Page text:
4
$\begingroup$

I'm trying to classify a histogram. I have 4 classes and I generate 4 histograms (h1, h2, h3 and h4) for each class. Each histogram contains 10 bins (attributes describing an object) on the x-axis and the frequencies on the y-axis. The problem is: given a new histogram (hn), find to which class it belongs.

My question; is there any simple classifier which can train based on the 4 predefined histograms and classify any new given histogram? and is there a Matlab implementation?

$\endgroup$
  • $\begingroup$ If you have a single histogram by class, you can run a chi-square test on the bin frequencies for each class. $\endgroup$ – Xi'an Apr 16 '15 at 15:15
  • $\begingroup$ currently I have one histogram for each class, but some class may have more than one histogram. So, I need a classifier can deal with that. $\endgroup$ – Omar14 Apr 16 '15 at 15:21
2
$\begingroup$

You can use nearest neighbor classification, with an appropriate distance metric. For example histogram intersection distance, $\chi^2$ distance, F-divergence, jensen-shannon divergence, or any other of the divergence measures you like.

$\endgroup$
  • $\begingroup$ My data looks like: [1 2 3 4 5 6 7 8 9 classLable]; where 1..9 is the frequancies of the attributes. [3 0 4 3 34 569 5 87 4 class1] this mean; in class 1; the frequency of attribute_1 = 3; the frequency of attribute_6 = 569 ...etc. [17 0 94 0 4 100 91 0 83 class2] [3 88 1 215 90 2 0 40 0 class3] [10 6 4 0 22 100 4 23 7 class4] Given the following histogram [1 0 5 0 20 120 0 50 3 class_?] find to which class this histogram belong? $\endgroup$ – Omar14 Apr 19 '15 at 18:17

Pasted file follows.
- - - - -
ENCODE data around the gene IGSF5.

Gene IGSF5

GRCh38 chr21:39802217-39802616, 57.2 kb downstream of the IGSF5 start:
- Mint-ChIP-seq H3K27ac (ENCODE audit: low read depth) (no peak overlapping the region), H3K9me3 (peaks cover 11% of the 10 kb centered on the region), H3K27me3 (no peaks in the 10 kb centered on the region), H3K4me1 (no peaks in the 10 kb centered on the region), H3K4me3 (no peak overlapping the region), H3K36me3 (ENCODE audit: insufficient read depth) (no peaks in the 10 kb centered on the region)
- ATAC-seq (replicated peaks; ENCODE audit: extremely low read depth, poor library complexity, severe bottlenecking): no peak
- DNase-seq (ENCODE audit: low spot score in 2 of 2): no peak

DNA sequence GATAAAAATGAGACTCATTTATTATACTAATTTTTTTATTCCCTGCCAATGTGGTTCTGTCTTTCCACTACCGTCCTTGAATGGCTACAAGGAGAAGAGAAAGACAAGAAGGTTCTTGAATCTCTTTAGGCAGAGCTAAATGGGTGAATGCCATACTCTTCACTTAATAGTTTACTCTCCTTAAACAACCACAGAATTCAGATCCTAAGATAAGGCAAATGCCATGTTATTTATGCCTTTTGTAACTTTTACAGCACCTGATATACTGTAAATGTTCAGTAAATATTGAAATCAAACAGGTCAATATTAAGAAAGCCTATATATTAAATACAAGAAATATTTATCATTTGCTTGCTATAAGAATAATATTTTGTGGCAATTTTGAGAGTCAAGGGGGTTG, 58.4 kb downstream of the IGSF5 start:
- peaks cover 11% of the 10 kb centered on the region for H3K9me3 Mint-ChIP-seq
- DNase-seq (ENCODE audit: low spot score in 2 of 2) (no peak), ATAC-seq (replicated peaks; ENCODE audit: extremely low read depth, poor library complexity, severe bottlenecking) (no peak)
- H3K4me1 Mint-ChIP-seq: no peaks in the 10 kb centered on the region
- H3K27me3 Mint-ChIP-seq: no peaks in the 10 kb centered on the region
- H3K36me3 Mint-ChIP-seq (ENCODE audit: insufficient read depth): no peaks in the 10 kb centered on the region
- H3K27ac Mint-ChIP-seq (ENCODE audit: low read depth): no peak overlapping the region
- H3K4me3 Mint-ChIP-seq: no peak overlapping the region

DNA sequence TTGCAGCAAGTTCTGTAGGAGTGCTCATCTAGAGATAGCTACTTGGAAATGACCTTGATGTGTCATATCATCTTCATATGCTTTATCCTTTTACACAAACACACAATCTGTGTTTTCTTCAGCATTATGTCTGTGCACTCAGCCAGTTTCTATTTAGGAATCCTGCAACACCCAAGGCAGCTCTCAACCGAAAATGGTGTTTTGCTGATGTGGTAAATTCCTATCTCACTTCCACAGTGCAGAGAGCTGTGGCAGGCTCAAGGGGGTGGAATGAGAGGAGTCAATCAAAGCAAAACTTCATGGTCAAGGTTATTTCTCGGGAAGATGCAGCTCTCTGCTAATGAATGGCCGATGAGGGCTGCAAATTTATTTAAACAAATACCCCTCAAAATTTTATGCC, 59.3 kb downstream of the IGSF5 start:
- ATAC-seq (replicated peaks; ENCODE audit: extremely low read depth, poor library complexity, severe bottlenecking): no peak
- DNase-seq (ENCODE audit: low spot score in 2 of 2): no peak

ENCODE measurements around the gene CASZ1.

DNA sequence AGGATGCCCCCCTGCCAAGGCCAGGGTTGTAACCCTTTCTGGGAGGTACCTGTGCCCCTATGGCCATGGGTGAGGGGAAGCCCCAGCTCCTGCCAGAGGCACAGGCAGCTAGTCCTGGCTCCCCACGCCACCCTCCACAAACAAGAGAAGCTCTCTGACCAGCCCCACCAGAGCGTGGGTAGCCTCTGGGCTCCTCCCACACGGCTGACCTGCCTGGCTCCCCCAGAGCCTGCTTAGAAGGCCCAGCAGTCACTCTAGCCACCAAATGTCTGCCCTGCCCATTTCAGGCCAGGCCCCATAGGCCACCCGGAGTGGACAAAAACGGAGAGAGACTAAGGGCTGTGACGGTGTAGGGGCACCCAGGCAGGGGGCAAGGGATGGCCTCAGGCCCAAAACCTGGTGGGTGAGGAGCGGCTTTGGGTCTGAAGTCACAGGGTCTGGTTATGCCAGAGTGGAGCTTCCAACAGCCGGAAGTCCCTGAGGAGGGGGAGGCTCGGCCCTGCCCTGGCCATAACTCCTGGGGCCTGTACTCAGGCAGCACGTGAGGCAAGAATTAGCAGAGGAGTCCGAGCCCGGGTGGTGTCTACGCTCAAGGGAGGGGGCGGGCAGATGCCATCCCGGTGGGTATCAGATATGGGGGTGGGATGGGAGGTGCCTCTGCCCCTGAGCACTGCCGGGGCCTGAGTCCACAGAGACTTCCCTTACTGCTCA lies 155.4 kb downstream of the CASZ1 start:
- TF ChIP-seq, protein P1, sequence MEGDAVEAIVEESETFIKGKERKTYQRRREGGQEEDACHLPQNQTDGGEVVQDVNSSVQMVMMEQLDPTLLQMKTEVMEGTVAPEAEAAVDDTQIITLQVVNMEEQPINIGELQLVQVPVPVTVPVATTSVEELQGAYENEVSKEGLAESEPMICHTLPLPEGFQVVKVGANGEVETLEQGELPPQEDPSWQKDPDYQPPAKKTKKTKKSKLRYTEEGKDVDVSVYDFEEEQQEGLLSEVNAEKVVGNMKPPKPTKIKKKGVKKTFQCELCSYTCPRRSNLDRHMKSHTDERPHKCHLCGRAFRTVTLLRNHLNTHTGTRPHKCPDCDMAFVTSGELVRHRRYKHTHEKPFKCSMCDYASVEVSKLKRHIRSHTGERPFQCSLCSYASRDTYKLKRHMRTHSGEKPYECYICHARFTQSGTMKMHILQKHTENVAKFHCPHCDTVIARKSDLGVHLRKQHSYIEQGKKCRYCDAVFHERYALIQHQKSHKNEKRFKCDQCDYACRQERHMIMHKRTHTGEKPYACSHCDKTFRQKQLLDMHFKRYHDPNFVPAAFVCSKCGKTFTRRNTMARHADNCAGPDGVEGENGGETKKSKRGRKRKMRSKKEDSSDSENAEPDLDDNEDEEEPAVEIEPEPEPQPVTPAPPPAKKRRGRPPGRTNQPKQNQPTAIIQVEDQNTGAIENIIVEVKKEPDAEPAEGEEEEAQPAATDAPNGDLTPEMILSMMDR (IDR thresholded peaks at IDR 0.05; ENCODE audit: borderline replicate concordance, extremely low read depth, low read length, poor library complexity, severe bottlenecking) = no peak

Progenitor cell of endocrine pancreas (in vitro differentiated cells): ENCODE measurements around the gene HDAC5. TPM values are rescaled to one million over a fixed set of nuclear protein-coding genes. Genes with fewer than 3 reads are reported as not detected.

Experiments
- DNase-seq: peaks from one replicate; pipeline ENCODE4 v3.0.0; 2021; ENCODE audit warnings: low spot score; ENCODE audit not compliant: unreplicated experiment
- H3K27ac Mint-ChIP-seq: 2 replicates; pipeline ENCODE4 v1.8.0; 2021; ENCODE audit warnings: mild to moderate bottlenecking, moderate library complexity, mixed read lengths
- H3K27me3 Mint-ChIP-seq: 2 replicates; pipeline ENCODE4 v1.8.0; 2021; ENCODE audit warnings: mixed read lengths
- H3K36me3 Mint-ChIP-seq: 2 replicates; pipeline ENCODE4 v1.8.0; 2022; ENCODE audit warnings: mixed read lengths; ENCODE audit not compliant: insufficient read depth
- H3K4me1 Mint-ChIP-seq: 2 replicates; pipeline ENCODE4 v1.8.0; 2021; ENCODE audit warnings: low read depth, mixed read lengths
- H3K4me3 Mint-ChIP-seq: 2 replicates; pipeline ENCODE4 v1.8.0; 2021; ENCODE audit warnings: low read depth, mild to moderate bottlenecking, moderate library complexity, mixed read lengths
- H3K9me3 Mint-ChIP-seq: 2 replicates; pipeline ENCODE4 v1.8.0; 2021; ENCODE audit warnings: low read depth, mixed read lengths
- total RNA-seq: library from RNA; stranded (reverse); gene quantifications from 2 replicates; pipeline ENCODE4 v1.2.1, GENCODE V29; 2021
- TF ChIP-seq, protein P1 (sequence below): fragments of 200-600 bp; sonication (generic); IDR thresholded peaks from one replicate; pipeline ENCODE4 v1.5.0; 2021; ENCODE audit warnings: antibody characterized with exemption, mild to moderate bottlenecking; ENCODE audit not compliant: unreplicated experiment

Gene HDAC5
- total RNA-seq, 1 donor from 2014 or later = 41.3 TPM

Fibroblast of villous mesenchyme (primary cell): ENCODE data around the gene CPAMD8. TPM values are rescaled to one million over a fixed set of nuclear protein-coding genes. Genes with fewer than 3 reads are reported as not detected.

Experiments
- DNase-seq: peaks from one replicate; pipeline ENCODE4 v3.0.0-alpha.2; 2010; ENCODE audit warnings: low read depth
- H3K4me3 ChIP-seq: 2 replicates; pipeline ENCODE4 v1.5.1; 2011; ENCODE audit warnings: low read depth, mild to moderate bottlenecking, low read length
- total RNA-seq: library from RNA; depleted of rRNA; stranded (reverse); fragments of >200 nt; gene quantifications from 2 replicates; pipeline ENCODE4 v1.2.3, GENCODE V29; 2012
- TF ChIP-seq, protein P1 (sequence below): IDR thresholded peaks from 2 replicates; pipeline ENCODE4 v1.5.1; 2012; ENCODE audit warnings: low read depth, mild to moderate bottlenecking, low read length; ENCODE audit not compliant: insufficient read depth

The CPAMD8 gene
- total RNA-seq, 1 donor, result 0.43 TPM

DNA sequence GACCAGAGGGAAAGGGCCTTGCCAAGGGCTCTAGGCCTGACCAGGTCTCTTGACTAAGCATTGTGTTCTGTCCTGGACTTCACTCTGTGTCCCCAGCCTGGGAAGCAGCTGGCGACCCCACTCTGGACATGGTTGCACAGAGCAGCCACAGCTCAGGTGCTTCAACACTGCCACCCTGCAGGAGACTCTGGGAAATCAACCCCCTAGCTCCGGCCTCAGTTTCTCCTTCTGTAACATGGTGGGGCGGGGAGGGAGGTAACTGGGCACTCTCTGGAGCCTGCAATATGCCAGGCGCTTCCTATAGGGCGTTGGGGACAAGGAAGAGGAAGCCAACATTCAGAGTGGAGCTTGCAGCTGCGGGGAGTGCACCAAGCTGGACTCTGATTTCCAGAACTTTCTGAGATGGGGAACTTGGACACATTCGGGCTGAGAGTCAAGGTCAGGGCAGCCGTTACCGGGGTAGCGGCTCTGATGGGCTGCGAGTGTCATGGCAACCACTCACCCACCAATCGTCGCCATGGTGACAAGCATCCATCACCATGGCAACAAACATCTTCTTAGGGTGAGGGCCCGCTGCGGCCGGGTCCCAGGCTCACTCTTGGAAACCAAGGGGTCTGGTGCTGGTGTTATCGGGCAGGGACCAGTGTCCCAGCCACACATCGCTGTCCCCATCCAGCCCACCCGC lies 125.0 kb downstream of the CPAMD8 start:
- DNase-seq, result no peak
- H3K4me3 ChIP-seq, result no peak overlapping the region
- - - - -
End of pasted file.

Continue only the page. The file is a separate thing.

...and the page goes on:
• $\begingroup$ To the one with the smallest distance, by whichever of above distances you decide to use. $\endgroup$ – Anony-Mousse Apr 19 '15 at 18:35
  • $\begingroup$ but I'm not sure how to fed my data to nearest neighbor classifier and use it to measure the distances. Is there any similar example explain the whole process. $\endgroup$ – Omar14 Apr 19 '15 at 18:46
  • $\begingroup$ So you choose Jensen-Shannon-Divergence, JSD. Then you compute JCD(query, train) for every training example, and the one with the smallest divergence is the most similar data point. You predict the same class as that data point. $\endgroup$ – Anony-Mousse Apr 19 '15 at 19:17

Your Answer

By clicking “Post Your Answer”, you agree to our terms of service, privacy policy and cookie policy

Not the answer you're looking for? Browse other questions tagged or ask your own question.